How to get rid of the mum guilt

Motherhood and guilt seem to go hand in hand, but there are ways to focus

Paid parental leave scheme grinds to a halt

The future of Prime Minister Tony Abbott's paid parental leave scheme appears to be up in the air, despite the fact it is due to begin in less than nine months.

The devastation of foetal alcohol spectrum disorders

No one's sure how many Australians are affected by foetal alcohol spectrum disorders, but the consequences for those who are can be devastating.

The pros and cons of finding out the sex of your unborn baby

It’s often one of the biggest choices parents make during the course of their pregnancy; to find out, or not to find out, the sex of their baby before it’s born.

Toddler's awesome dress up month

Two-year-old Willow and her photographer mum, Gina Lee, made October "Dress Up Willow Month". She posted photos of Willow's costumes on her Instagram account, and her creative takes on popular culture are simply adorable.

Childhood around the world

It can be easy to assume our ideas around childhood are universal, but they are particular to where we live, as these practices show.

Best picks for baby and toddler shoes

Here's a great selection of footwear from pre-walker to walker ensuring comfort and style for growing feet.

I lost my wife and daughters to Ebola - then it came for my son

Sunday, September 21, is a day I will never forget.

The 'yucky' illness that took over my life

I have a chronic illness nobody likes to discuss. It involves toilet talk, and probably caused my miscarriage. But it needs to be talked about.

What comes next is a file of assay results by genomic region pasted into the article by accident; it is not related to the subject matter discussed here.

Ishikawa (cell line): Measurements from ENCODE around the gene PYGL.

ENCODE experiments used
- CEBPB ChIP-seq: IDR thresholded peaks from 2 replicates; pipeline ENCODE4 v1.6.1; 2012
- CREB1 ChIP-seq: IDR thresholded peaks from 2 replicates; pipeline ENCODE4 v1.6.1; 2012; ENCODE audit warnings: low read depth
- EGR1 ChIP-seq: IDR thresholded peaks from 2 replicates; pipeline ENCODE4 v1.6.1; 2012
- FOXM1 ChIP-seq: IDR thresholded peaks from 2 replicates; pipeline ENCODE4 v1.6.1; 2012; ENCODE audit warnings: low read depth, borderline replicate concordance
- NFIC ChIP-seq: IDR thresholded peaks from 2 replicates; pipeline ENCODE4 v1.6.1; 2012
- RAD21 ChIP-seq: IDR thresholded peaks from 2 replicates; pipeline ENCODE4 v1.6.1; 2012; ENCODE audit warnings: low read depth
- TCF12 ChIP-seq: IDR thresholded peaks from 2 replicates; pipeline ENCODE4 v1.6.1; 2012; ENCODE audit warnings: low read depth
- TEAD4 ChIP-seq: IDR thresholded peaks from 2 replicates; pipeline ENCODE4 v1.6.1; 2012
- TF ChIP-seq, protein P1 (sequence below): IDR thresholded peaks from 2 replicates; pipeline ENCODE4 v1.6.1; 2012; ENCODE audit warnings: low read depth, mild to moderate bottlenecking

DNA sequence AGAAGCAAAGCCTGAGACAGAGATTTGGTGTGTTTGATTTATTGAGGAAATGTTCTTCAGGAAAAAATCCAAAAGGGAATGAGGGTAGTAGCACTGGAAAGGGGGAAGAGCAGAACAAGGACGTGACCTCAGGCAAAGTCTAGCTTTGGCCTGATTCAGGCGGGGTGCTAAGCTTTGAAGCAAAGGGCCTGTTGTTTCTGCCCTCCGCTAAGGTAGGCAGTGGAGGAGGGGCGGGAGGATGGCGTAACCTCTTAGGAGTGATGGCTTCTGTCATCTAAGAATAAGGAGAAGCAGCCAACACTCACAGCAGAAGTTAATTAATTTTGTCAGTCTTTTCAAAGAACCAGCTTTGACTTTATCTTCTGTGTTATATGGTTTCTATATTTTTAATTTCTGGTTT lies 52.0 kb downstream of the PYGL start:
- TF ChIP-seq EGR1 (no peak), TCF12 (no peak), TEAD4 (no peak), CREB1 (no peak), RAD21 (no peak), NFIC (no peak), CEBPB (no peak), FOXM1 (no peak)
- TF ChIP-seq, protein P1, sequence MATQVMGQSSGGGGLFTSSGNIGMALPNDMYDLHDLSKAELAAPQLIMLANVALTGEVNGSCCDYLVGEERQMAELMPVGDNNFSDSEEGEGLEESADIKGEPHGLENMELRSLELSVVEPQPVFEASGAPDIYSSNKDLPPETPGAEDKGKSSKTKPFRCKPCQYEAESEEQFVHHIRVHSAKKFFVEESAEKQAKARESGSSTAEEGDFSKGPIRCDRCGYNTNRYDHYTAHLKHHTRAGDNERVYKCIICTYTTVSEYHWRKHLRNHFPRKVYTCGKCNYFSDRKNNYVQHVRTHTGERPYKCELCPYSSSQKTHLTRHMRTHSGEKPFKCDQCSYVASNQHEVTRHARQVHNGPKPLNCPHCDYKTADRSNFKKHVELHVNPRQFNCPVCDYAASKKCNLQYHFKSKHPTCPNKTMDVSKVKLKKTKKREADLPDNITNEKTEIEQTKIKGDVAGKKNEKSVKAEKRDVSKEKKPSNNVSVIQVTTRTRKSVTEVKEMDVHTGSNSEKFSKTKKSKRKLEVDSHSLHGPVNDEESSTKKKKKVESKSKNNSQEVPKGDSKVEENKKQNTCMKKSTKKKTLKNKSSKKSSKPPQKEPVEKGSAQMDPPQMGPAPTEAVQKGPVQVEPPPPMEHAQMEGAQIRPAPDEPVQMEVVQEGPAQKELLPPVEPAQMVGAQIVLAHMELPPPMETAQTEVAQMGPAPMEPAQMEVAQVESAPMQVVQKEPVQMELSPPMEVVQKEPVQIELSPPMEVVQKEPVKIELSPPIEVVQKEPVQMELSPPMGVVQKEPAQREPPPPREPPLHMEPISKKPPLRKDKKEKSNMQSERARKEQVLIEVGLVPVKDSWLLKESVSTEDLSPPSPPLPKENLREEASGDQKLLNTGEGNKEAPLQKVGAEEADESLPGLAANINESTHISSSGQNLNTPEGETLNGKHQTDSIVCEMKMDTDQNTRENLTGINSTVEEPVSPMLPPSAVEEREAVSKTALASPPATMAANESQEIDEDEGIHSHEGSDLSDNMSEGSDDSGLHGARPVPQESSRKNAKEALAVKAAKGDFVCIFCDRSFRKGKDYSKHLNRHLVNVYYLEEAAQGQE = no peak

Prenatal testing: the facts

Prenatal testing is done to check if a baby has certain medical conditions before birth. Here is some important information about what the tests are for and the risks involved.

5 things to do with your baby?s old clothes

Did you think your only option for your baby?s old clothes was to pack them away or give them to the Salvos? Think again.

Why it's possible to not realise you're pregnant until the baby arrives

After hearing about 'surprise babies' born to mums who didn't know they were pregnant, it's common to ask "how did she not realise?" But experts say it's entirely possible for it to happen.

'My miracle is finally here'

How has the world continued on its pace when mine has been altered so drastically?

Dairy can help older women fall pregnant: study

Ice cream may be the ultimate comfort food, but a study suggests it could also help older women to have children.

Megan Gale goes topless for 'sexiest people' cover

Six months after a heavily pregnant Megan Gale posed nude for Marie Claire, the glowing new mum has gone topless for the cover of another magazine.

A new perspective on life from living with two diseases

A mother shares her personal story about the difficulty of living with two conditions, one of which stops her from being able to see her daughter's face.

Warning about Children's Panadol dosage

The Therapeutic Goods Administration has issued a safety advisory warning parents about confusion when using the dosing syringe supplied with Children's Panadol.

Download now: Essential Kids Activity Finder app

Got bored kids? Quickly find the best activities for kids wherever you are in Australia with the Essential Kids app.

 
Advertisement
 
Advertisement
 
 
 

What's hot on EB

Take 'The Coles Big Nappy Change' Challenge

You could become part of our Test Drive team and win one of 200 packs of Coles Little Explorer Nappies as part of our 5-day challenge.

Win 1 of 5 Canon Powershot D30 cameras